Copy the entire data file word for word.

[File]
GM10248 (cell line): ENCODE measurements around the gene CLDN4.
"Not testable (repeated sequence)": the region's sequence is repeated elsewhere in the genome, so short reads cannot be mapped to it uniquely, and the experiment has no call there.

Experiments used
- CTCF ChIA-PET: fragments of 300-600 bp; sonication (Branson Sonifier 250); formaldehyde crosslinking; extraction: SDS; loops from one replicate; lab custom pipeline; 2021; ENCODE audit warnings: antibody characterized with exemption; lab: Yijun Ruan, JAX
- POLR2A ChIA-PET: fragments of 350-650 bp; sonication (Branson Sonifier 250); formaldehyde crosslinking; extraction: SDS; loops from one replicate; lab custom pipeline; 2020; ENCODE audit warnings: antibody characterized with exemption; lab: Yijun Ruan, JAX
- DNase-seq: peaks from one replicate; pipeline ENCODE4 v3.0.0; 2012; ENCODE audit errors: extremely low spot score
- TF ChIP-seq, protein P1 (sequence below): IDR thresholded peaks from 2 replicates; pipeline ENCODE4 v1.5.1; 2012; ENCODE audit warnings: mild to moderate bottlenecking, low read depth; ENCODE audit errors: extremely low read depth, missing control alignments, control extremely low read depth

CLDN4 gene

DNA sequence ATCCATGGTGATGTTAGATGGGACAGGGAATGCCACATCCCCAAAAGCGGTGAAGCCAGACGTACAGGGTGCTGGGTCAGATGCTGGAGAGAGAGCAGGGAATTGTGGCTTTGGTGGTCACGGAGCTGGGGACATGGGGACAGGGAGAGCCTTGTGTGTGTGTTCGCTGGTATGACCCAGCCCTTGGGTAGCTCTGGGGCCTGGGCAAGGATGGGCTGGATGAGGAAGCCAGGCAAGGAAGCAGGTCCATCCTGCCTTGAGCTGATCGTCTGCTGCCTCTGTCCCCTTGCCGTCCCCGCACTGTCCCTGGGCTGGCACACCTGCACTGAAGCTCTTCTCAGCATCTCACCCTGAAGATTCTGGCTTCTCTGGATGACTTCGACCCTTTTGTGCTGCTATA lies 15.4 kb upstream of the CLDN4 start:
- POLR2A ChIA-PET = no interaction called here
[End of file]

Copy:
GM10248 (cell line): ENCODE measurements around the gene CLDN4.
"Not testable (repeated sequence)": the region's sequence is repeated elsewhere in the genome, so short reads cannot be mapped to it uniquely, and the experiment has no call there.

Experiments used
- CTCF ChIA-PET: fragments of 300-600 bp; sonication (Branson Sonifier 250); formaldehyde crosslinking; extraction: SDS; loops from one replicate; lab custom pipeline; 2021; ENCODE audit warnings: antibody characterized with exemption; lab: Yijun Ruan, JAX
- POLR2A ChIA-PET: fragments of 350-650 bp; sonication (Branson Sonifier 250); formaldehyde crosslinking; extraction: SDS; loops from one replicate; lab custom pipeline; 2020; ENCODE audit warnings: antibody characterized with exemption; lab: Yijun Ruan, JAX
- DNase-seq: peaks from one replicate; pipeline ENCODE4 v3.0.0; 2012; ENCODE audit errors: extremely low spot score
- TF ChIP-seq, protein P1 (sequence below): IDR thresholded peaks from 2 replicates; pipeline ENCODE4 v1.5.1; 2012; ENCODE audit warnings: mild to moderate bottlenecking, low read depth; ENCODE audit errors: extremely low read depth, missing control alignments, control extremely low read depth

CLDN4 gene

DNA sequence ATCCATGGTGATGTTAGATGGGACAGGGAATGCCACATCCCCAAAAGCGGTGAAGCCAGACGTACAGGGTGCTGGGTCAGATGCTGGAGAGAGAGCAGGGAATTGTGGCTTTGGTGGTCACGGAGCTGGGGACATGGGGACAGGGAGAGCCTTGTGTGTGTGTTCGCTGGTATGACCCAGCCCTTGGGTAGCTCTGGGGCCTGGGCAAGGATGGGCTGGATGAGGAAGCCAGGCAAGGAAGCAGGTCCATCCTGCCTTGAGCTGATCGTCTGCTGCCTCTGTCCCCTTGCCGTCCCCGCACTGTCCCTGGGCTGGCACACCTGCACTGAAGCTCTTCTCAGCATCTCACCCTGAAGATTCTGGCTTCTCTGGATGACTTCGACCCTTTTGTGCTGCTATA lies 15.4 kb upstream of the CLDN4 start:
- POLR2A ChIA-PET = no interaction called here